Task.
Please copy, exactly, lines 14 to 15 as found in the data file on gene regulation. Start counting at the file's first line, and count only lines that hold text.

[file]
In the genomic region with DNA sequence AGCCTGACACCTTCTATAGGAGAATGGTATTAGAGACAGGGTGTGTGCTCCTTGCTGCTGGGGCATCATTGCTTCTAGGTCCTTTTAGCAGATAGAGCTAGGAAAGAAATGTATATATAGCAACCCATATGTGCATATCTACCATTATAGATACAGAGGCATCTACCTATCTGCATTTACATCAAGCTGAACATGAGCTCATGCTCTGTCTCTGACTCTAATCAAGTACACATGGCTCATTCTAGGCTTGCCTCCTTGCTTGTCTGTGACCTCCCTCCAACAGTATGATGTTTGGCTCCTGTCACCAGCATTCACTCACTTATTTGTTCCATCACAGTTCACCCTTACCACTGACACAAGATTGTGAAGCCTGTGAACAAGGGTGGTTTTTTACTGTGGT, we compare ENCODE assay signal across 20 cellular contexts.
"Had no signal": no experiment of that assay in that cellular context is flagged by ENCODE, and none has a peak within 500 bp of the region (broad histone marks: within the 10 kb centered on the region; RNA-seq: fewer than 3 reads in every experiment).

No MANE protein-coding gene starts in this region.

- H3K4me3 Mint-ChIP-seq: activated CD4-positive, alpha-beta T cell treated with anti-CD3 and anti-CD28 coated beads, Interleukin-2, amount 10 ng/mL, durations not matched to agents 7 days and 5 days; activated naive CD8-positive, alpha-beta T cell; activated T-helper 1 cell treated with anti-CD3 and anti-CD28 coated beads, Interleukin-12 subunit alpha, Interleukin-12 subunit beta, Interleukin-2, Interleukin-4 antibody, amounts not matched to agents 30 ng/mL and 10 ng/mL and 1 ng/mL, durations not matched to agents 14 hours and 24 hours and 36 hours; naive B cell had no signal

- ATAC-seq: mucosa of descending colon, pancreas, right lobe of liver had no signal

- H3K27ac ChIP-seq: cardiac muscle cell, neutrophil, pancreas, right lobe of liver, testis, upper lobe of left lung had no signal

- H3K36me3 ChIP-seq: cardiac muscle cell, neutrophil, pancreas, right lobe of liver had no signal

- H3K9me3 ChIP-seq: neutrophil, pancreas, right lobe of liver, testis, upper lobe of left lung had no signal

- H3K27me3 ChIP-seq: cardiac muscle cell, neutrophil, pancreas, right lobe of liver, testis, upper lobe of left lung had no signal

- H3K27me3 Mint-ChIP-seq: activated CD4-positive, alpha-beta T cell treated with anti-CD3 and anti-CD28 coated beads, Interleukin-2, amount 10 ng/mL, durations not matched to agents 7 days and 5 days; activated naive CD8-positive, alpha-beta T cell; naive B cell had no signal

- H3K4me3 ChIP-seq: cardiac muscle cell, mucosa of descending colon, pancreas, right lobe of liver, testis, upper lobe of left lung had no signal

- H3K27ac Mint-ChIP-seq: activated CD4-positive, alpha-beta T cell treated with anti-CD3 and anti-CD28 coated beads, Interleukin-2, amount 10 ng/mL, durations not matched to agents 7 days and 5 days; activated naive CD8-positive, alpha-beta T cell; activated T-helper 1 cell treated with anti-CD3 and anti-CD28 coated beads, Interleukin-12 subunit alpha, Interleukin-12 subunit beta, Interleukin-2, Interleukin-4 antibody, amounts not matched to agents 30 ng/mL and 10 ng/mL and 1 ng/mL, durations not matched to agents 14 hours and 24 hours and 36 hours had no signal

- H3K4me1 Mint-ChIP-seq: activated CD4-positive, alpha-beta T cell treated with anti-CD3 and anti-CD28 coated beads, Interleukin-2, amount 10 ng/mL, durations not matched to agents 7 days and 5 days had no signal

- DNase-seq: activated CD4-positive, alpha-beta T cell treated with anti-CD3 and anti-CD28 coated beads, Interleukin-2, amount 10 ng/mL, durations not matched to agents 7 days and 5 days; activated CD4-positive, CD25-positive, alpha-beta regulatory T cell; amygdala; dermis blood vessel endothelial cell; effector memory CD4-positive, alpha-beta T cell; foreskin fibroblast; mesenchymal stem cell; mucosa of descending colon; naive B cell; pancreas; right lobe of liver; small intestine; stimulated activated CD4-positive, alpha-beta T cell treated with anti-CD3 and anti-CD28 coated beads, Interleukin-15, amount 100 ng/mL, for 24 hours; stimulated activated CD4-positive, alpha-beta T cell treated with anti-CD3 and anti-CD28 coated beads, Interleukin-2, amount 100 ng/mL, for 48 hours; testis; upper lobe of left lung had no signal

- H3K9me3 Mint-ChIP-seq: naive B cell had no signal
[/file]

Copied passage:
- DNase-seq: activated CD4-positive, alpha-beta T cell treated with anti-CD3 and anti-CD28 coated beads, Interleukin-2, amount 10 ng/mL, durations not matched to agents 7 days and 5 days; activated CD4-positive, CD25-positive, alpha-beta regulatory T cell; amygdala; dermis blood vessel endothelial cell; effector memory CD4-positive, alpha-beta T cell; foreskin fibroblast; mesenchymal stem cell; mucosa of descending colon; naive B cell; pancreas; right lobe of liver; small intestine; stimulated activated CD4-positive, alpha-beta T cell treated with anti-CD3 and anti-CD28 coated beads, Interleukin-15, amount 100 ng/mL, for 24 hours; stimulated activated CD4-positive, alpha-beta T cell treated with anti-CD3 and anti-CD28 coated beads, Interleukin-2, amount 100 ng/mL, for 48 hours; testis; upper lobe of left lung had no signal

- H3K9me3 Mint-ChIP-seq: naive B cell had no signal